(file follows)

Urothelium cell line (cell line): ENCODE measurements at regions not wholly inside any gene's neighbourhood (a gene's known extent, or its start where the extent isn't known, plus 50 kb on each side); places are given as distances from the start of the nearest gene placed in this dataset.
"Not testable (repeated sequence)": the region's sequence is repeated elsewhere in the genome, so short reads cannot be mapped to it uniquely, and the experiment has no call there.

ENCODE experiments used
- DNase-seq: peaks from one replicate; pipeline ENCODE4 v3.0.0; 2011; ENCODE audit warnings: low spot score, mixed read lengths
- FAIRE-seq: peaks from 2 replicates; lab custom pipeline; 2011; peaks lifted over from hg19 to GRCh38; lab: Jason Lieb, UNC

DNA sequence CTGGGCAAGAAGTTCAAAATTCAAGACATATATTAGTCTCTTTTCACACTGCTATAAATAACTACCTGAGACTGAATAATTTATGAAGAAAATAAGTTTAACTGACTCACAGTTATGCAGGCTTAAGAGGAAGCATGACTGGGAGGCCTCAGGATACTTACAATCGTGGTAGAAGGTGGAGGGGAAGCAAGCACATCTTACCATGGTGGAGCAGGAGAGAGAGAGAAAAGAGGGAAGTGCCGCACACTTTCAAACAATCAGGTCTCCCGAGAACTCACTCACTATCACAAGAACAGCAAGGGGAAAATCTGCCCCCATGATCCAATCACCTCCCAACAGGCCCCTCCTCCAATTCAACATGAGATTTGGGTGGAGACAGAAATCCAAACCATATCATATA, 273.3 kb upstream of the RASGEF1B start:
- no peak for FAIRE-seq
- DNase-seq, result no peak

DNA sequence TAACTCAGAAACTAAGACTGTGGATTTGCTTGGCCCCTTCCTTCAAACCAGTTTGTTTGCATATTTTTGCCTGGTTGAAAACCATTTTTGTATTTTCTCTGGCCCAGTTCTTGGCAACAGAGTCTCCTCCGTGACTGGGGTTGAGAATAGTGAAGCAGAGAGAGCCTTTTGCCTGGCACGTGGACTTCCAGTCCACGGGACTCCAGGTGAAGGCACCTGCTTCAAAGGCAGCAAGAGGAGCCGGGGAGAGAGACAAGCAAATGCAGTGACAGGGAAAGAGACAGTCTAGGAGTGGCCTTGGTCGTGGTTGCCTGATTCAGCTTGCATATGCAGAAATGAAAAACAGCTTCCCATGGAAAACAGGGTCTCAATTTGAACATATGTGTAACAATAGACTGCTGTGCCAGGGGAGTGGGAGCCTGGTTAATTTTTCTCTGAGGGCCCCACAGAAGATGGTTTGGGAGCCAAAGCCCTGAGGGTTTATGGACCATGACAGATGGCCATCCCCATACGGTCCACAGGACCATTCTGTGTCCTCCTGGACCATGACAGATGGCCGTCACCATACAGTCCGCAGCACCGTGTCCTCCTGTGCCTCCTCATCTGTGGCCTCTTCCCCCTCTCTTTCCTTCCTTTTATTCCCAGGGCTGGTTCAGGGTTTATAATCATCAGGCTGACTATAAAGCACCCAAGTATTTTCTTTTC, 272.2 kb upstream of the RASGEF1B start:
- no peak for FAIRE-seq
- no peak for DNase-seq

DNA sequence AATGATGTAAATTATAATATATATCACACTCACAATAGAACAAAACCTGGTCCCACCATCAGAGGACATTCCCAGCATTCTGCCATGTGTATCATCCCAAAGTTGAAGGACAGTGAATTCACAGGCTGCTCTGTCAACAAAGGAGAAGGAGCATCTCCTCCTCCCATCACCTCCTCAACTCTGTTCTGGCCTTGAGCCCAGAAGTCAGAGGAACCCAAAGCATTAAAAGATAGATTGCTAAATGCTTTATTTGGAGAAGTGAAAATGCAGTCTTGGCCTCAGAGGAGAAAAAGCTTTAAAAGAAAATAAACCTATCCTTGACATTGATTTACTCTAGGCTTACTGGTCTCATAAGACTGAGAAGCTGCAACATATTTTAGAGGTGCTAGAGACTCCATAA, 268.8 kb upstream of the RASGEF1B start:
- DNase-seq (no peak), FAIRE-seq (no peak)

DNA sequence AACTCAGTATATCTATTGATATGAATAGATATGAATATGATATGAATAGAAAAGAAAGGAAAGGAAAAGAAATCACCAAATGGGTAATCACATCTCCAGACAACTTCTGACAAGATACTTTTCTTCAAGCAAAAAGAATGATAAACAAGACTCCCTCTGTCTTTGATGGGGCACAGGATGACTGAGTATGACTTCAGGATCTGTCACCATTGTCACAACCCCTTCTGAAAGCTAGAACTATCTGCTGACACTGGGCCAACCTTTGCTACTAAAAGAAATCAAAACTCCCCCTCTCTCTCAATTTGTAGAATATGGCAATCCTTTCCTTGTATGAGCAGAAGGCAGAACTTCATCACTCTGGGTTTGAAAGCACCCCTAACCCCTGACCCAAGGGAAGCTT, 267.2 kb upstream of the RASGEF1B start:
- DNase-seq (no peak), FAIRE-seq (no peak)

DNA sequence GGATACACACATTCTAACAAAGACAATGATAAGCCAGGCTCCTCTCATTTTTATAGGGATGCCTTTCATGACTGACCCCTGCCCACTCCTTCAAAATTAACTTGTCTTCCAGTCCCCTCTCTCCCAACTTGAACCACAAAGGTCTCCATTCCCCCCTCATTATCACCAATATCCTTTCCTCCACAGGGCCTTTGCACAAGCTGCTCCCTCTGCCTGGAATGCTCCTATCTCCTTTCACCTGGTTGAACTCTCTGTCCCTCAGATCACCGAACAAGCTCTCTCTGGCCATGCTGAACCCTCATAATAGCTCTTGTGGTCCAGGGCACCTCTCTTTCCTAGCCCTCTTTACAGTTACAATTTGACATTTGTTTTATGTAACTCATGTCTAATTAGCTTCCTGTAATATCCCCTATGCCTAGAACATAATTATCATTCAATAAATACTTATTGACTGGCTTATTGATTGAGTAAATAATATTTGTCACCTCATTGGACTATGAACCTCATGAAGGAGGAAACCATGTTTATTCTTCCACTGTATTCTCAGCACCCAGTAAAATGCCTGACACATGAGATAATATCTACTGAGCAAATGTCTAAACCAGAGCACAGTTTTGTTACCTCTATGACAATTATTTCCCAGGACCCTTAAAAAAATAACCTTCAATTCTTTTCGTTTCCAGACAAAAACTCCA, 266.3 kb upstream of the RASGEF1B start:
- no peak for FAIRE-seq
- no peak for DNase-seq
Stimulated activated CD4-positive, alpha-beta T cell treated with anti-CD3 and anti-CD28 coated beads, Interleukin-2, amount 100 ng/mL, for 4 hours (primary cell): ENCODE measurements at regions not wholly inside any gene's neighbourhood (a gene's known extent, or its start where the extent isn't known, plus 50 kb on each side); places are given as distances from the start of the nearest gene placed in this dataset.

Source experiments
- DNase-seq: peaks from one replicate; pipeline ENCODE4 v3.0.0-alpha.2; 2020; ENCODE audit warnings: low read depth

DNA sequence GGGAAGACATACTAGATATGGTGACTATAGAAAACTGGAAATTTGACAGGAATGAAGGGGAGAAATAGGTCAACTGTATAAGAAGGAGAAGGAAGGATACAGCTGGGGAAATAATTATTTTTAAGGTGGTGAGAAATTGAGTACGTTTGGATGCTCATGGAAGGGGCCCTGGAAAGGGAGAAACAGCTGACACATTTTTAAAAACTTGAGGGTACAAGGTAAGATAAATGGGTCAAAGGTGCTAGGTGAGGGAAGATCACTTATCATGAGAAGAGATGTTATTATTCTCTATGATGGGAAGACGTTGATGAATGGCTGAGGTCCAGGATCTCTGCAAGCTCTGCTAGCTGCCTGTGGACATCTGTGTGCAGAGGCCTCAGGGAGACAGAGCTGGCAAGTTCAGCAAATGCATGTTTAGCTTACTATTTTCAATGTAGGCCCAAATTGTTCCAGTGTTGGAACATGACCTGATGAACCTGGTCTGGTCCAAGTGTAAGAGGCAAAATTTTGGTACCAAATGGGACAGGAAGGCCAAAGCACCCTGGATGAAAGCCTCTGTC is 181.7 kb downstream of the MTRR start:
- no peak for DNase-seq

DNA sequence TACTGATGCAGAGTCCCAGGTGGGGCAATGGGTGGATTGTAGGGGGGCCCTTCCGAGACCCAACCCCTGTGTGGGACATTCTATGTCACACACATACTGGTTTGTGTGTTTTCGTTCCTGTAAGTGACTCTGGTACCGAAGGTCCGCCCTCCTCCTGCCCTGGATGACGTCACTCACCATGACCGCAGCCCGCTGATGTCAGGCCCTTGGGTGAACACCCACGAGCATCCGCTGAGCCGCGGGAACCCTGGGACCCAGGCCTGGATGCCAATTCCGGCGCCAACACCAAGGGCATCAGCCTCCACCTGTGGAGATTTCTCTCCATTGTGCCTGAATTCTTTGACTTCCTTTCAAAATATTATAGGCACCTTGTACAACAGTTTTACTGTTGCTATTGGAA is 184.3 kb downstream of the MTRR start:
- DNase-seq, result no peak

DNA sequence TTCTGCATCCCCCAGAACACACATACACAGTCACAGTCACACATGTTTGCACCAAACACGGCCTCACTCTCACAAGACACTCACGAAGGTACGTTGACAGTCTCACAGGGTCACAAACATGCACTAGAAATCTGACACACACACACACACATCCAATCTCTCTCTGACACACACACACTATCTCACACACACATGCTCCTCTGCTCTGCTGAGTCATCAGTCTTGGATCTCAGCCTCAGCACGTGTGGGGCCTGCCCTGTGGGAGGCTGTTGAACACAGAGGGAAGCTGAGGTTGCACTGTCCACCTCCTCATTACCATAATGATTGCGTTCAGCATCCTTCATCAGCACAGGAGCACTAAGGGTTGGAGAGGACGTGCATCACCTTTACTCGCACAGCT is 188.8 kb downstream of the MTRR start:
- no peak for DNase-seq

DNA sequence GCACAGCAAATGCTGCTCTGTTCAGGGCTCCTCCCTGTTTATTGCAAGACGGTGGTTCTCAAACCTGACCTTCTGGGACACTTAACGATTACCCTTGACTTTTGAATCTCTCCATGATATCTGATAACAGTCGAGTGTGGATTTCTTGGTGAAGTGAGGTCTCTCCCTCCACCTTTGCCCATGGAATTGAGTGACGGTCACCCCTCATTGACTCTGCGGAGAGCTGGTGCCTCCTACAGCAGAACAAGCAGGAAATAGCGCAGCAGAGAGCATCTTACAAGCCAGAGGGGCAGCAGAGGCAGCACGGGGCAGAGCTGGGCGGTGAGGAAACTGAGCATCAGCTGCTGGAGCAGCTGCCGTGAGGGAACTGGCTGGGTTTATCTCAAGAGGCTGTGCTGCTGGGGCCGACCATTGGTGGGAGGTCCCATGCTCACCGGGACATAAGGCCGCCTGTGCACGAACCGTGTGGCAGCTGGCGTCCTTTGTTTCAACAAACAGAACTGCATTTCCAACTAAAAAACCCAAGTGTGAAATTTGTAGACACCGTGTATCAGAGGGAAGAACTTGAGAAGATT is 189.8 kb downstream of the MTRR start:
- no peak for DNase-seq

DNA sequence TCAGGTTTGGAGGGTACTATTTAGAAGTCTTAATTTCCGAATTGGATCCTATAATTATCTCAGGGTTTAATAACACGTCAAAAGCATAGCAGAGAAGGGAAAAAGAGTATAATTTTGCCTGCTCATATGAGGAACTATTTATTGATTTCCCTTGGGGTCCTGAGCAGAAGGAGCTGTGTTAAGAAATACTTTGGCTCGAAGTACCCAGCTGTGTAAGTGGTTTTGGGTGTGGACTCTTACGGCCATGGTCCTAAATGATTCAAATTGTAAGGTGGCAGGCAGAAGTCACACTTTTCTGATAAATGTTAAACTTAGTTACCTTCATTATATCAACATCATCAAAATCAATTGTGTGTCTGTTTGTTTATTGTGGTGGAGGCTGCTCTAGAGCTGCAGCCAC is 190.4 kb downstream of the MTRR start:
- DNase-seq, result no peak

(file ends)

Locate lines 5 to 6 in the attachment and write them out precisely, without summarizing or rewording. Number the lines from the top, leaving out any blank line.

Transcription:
- FAIRE-seq: peaks from 2 replicates; lab custom pipeline; 2011; peaks lifted over from hg19 to GRCh38; lab: Jason Lieb, UNC

DNA sequence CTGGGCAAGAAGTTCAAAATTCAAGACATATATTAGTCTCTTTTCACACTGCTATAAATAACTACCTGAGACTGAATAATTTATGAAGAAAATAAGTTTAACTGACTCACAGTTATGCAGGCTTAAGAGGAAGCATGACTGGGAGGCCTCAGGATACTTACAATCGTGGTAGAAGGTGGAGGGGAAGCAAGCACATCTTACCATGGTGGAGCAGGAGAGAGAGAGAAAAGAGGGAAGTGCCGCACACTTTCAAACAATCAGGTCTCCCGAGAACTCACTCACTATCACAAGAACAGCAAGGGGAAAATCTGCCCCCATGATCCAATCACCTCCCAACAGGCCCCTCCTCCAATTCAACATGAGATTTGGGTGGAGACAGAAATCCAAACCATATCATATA, 273.3 kb upstream of the RASGEF1B start: